A mid-1990s boom in the birth of baby boys could be the secret of Mullinalaghta's success.
The tiny village in Co Longford served up one of the most impressive GAA success stories in recent memory on Sunday when they overcame Kilmacud Crokes to win the Leinster Football Club final.
Mullinalaghta GAA club has just 155 members, compared to the Dublin club's 4,800.
As sports fans wonder how this group of young men defied the odds to come out on top, it turns out Peter McGivney, father of centre-forward James, may have the answer.
He believes their success stemmed from the mid-1990s when there was a spike in the number of baby boys born in the village. From then on, it was just fate - and a lot of hard work.
"Ever since these lads learned to walk, they were put onto the pitch and have always proved they were a force to be reckoned with," said Peter.
"We could see that there were a good few talented lads at St Columba's NS and knew for years that we'd soon have a very strong panel down the line."
The village of Mullinalaghta doesn't have a shop or a post office and boasts just 447 residents. However, the locals managed to give their heroes a rousing welcome home on Sunday night - and the celebrations continued long into the next day.
Despite many a sore head, the team still managed to get up early to visit the local primary school, St Columba's.
Forming a guard of honour, around 100 children welcomed their heroes with cheers and cries of excitement.
Principal Frances Skelly told the Irish Independent that once she was informed the team were on their way, classes were brought to an immediate halt.
"The children spent the entire morning making posters for the lads and could barely contain themselves with the excitement.
"The hype around the town is extraordinary and I'm delighted that the children have these fantastic role models to look up to - it's a fairy-tale come true."
Captain Shane Mulligan was busy signing autographs for his young fans as he reflected on the historic game.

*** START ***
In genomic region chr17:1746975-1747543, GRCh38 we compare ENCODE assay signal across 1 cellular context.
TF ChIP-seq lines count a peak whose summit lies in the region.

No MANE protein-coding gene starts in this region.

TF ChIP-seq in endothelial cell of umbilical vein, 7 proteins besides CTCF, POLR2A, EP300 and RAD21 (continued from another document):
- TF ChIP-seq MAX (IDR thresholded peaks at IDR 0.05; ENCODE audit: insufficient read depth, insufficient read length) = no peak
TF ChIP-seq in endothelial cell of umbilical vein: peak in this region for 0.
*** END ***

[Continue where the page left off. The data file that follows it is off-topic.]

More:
"It still hasn't sunk in yet," he said.
"All this attention and praise we've been getting has been so fantastic and it just goes to show that this is by far the best village in Ireland.
"But our success didn't come easy. We've been training and working so hard for this day and gave the Dubs a performance they'll certainly never forget."
Conan Brady, the team's corner back, has been commuting from Britain to play matches for the past eight years.
Speaking with a very hoarse voice, a result of the celebrations the night before, Brady said Sunday's result made his arduous commutes all worthwhile.
"Playing alongside my team during matches is always an amazing experience - I would never miss it," he said.
"I manage to get my training in with a local club in Leeds and then fly home again when we have a match.
"It's no bother for me because of how passionate I am about the game and the town."
Dan McElligott, who has five sons on the Mullinalaghta panel, said it has been an unbelievable journey for the team.
"I'm so proud of my lads, the school and this community. They deserve every bit of the attention they're getting, but they will never let it go to their heads."
It's the greatest club story ever told. That the champions of Longford, population 40,810, could beat the champions of Dublin, population 1.35 million, is unlikely enough. But that these Longford champions would represent the smallest club in the GAA's second-smallest county brings the tale into the realm of fantasy. Or maybe even science fiction.
When John Keegan arrived home in the early hours of yesterday morning, he was greeted by the sight of his parents, John Senior and Pauline, watching back Mullinalaghta's historic Leinster Club SFC triumph.
Mullinalaghta's historic run in the Leinster club championship got its fairytale finale today after a late penalty saw them defeat Dublin champions Kilmacud Crokes by 1-8 to 1-6 in O'Connor Park Tullamore.